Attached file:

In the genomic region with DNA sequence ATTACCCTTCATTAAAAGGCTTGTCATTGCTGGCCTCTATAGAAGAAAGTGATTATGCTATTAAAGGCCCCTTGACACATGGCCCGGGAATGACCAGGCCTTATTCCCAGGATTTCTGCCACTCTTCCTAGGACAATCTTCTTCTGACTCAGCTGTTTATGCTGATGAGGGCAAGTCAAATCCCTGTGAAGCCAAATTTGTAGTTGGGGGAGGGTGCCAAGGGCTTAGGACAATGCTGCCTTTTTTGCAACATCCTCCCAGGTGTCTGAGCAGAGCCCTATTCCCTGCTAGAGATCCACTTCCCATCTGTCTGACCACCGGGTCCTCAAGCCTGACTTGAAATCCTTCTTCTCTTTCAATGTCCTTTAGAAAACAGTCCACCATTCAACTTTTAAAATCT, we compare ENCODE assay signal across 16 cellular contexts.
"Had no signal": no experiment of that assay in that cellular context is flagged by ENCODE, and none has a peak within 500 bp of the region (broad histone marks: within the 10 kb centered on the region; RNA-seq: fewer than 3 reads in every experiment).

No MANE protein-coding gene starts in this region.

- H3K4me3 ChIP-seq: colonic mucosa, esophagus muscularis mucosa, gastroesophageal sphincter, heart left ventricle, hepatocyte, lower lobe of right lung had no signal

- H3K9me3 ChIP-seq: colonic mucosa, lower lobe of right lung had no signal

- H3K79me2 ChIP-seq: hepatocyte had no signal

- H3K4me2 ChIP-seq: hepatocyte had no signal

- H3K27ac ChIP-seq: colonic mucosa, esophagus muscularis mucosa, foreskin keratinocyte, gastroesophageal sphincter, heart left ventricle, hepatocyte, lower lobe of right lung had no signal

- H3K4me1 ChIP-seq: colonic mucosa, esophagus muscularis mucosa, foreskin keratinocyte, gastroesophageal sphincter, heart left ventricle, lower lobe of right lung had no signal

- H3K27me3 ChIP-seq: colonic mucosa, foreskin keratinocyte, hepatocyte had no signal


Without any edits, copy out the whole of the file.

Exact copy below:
In the genomic region with DNA sequence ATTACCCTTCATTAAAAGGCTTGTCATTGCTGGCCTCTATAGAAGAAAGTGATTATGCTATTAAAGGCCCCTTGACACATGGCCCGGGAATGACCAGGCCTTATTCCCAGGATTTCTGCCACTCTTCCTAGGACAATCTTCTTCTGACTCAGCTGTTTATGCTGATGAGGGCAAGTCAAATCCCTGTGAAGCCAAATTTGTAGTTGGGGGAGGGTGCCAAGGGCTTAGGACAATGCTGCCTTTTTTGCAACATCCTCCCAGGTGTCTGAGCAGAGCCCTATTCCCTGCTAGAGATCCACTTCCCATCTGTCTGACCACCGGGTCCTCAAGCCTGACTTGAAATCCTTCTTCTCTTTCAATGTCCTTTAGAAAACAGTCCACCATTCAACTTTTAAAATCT, we compare ENCODE assay signal across 16 cellular contexts.
"Had no signal": no experiment of that assay in that cellular context is flagged by ENCODE, and none has a peak within 500 bp of the region (broad histone marks: within the 10 kb centered on the region; RNA-seq: fewer than 3 reads in every experiment).

No MANE protein-coding gene starts in this region.

- H3K4me3 ChIP-seq: colonic mucosa, esophagus muscularis mucosa, gastroesophageal sphincter, heart left ventricle, hepatocyte, lower lobe of right lung had no signal

- H3K9me3 ChIP-seq: colonic mucosa, lower lobe of right lung had no signal

- H3K79me2 ChIP-seq: hepatocyte had no signal

- H3K4me2 ChIP-seq: hepatocyte had no signal

- H3K27ac ChIP-seq: colonic mucosa, esophagus muscularis mucosa, foreskin keratinocyte, gastroesophageal sphincter, heart left ventricle, hepatocyte, lower lobe of right lung had no signal

- H3K4me1 ChIP-seq: colonic mucosa, esophagus muscularis mucosa, foreskin keratinocyte, gastroesophageal sphincter, heart left ventricle, lower lobe of right lung had no signal

- H3K27me3 ChIP-seq: colonic mucosa, foreskin keratinocyte, hepatocyte had no signal